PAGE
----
Climate contrarian uncovers math error: Researchers with University of California-San Diego’s Scripps Institution of Oceanography and Princeton University recently walked back scientific findings published last month that showed oceans heating up much faster than previously thought because of climate change. Nevertheless, scientists say the novel approach detailed in the report has the potential to revolutionize measurement of ocean temperatures. READ MORE
Roraima hard-hit by Venezuelan refugee crisis: Over the last three years, some 1.6 million Venezuelans, suffering from recession, repression, and lacking access to basic amenities such as foodstuffs and medicine, have fled the country. This has caused crises in countries bordering Venezuela, including Brazil. This represents a significant problem for the small Brazilian border state of Roraima. READ MORE
How will consumers react to gene-edited food? The U.S. National Academy of Sciences has declared gene editing one of the breakthroughs needed to improve food production so the world can feed billions more people amid a changing climate. Yet governments are wrestling with how to regulate this powerful new tool. And after years of confusion and rancor, will shoppers accept gene-edited foods or view them as GMOs in disguise? READ MORE
Port of Oakland expects record year, but there are doubts about next year: The port of Oakland is expected to hit a record year for cargo volume, however, it’s unclear if the momentum will continue into 2019. Seasonal demand for holiday shopping and a strong economy is helping drive growth at ports, though, shippers are reportedly accelerating orders to avoid the impact of tariffs before they go into effect in January. It is unclear if imports will take a hit early on in the new year. READ MORE
A bad year for foodborne illness: This year, Salmonella outbreaks hit chicken, shell eggs, ground beef, pre-cut melon, dried and frozen coconut, pasta salad, chicken salad, turkey, ground beef, raw sprouts and breakfast cereal. Cyclospora infections were linked to salads sold at McDonalds as well as vegetable trays. A Listeria outbreak was linked to deli ham, and ground beef was affected by E. coli O26. The most notable outbreak was the E. coli O157:H7 outbreak linked to romaine lettuce from the Yuma. READ MORE
Ebola may be ‘beyond control’: Ebola is one of those scourges where the mere mention of its name strikes fear; the virus, which kills about half of those it infects and gets passed on through body fluids, is notoriously hard to contain, and prevention relies on tracking and treating victims. Now, the CDC has suggested an alarming possibility: The current Ebola epidemic in the Democratic Republic of the Congo could be beyond control and may become persistently entrenched in the population, with major implications for travel and trade. Read more HERE and HERE.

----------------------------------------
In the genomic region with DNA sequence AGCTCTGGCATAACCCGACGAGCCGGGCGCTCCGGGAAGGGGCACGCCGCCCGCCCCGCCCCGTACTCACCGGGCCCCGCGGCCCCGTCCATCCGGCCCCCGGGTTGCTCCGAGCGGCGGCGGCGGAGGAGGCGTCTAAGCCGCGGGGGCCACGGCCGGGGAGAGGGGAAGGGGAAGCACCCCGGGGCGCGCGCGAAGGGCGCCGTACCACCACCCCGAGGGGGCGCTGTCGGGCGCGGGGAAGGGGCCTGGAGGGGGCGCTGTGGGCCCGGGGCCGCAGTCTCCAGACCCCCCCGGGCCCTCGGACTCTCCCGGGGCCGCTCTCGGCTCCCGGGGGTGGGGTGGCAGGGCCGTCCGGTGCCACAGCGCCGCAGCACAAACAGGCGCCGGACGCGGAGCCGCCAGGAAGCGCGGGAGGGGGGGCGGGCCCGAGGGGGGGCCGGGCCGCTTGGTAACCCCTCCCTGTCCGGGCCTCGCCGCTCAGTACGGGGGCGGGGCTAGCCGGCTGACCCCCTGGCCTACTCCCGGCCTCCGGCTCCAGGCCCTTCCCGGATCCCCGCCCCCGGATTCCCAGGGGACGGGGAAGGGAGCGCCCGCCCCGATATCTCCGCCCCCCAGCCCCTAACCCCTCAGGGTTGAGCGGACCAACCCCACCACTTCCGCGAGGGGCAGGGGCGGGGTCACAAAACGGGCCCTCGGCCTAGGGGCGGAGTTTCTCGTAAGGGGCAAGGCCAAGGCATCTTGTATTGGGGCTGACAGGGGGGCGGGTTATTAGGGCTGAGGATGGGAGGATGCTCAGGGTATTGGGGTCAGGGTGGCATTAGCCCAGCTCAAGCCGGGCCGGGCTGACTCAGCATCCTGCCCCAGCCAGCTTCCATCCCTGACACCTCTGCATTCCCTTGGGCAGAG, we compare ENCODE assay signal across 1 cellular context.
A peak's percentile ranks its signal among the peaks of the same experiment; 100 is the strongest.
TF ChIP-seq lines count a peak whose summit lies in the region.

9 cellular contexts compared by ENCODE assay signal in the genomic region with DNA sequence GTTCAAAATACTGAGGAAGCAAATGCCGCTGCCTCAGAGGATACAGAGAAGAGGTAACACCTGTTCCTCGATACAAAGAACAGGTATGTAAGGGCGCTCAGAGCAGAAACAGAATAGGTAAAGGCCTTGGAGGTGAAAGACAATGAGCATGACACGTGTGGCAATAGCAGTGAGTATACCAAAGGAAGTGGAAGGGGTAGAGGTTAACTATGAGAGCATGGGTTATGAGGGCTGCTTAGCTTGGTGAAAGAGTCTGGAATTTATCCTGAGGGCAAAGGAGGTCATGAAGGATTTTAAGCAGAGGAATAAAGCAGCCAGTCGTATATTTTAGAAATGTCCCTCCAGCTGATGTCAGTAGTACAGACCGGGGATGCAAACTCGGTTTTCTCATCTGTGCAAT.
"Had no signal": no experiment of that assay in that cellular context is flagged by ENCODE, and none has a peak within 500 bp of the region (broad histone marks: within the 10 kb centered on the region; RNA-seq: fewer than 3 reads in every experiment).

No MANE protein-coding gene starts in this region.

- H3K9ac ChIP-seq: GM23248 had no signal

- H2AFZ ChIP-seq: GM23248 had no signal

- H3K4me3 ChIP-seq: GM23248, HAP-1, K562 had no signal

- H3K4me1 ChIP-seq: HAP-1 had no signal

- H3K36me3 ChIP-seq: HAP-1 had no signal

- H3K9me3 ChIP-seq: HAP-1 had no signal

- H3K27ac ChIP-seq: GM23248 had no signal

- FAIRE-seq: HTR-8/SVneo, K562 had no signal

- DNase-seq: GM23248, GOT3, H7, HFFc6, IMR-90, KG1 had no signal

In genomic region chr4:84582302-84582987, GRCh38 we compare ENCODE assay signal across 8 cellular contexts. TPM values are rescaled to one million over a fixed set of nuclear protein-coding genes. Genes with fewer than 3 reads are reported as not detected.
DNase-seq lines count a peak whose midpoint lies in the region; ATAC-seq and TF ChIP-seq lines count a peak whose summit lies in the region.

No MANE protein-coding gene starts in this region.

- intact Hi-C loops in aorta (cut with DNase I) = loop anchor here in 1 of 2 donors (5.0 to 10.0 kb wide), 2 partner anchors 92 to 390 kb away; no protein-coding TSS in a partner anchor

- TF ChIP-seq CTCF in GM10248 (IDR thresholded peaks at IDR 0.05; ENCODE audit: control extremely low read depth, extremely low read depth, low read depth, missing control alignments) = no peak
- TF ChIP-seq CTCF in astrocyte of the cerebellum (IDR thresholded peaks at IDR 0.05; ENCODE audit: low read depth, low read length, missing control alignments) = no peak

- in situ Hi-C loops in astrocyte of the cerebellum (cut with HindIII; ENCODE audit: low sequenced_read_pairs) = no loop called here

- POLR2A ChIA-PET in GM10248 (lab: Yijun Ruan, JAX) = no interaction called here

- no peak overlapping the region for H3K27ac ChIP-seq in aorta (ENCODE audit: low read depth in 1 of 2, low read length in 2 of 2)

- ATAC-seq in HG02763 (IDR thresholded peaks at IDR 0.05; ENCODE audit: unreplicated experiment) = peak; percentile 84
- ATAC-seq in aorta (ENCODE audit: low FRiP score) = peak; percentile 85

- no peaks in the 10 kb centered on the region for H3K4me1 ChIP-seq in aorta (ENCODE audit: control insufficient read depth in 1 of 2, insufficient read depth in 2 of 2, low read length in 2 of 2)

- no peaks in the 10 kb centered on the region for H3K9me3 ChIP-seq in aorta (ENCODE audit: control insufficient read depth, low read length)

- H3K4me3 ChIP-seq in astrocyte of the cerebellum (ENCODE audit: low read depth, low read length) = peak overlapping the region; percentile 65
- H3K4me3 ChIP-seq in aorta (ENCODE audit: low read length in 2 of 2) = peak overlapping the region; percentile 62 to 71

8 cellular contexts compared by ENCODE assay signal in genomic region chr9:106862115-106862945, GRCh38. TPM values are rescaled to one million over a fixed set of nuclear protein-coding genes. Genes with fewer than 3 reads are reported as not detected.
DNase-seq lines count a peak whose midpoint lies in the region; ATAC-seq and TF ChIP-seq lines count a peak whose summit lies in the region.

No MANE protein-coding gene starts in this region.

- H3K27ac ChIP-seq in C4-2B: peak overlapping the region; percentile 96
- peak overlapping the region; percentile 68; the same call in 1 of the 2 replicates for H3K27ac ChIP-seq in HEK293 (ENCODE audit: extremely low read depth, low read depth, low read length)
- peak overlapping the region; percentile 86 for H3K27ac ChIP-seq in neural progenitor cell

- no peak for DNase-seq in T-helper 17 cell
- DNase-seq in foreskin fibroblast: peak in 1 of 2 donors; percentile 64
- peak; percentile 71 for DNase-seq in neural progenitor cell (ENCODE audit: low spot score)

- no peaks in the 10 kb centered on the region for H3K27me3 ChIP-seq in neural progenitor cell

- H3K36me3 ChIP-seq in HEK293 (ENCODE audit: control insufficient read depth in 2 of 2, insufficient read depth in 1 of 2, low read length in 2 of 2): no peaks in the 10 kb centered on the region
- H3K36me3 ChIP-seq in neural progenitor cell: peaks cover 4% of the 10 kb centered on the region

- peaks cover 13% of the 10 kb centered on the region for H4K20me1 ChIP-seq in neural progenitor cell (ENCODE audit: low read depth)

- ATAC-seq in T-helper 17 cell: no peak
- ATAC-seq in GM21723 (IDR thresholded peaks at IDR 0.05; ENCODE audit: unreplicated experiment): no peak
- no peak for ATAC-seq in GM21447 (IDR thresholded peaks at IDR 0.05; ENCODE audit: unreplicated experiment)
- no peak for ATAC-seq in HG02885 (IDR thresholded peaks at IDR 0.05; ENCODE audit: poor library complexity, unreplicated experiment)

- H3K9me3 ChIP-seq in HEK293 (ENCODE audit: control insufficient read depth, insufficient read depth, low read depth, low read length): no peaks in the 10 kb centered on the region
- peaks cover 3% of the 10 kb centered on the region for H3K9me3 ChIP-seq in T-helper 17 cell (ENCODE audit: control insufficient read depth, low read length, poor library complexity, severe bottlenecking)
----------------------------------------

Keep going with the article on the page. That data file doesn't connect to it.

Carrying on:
But FDA authorizes emergency use of detection test: FDA has issued an Emergency Use Authorization (EUA) for a rapid, single-use test for the detection of Ebola virus (Zaire ebolavirus). This is the second Ebola rapid antigen fingerstick test available under EUA but the first using a portable battery-operated reader, which can help provide clear diagnostic results outside of laboratories and in areas where patients are likely to be treated. READ MORE
ISIS didn’t do it…this time: To be clear, there are no indications at this time that the current California fires are the result of arson, but ISIS has in the past advocated “incendiary attacks.” The terrorist group has encouraged followers to try arson as a terror tactic, and last year included a report on California wildfires in the news briefs section of its weekly newsletter (without taking credit). ISIS’ Rumiyah magazine has stressed to would-be jihadists that “incendiary attacks have played a significant role in modern and guerrilla warfare, as well as in ‘lone wolf’ terrorism.” Read more HERE and HERE.
Electric utility shares plummet on fire reports: Shares of utility PG&E fell 25 percent on Wednesday after the company said that if its equipment is responsible for the “Camp Fire” burning in Northern California, the cost of the damage would exceed its insurance coverage and harm its financial health. READ MORE
Californians wearing smoke masks: Phil Powell was more 163 miles from the massive blaze burning in Northern California and about 350 miles from one ravaging the southern part of the state, yet he and scores of other people walking around San Francisco this week were wearing masks to protect their lungs from smoky conditions. READ MORE
And the death toll soars: Authorities searching through the blackened aftermath of California’s deadliest wildfire have released the names of about 100 people who are still missing, including many in their 80s and 90s, and dozens more could still be unaccounted for. READ MORE
No, you can’t copyright taste (in the EU, at least): The European Union’s highest court hasn’t fallen under the spell of Dutch witches’ cheese. The European Court of Justice said Tuesday that “the taste of a food product cannot be identified with precision of objectivity” and ruled that it is “not eligible for copyright protection.” It was asked for a ruling by a Dutch court seeking advice in a case where Levola, the producer of “Heksenkaas,” or witches’ cheese, wanted its spreadable dip protected from copycats. READ MORE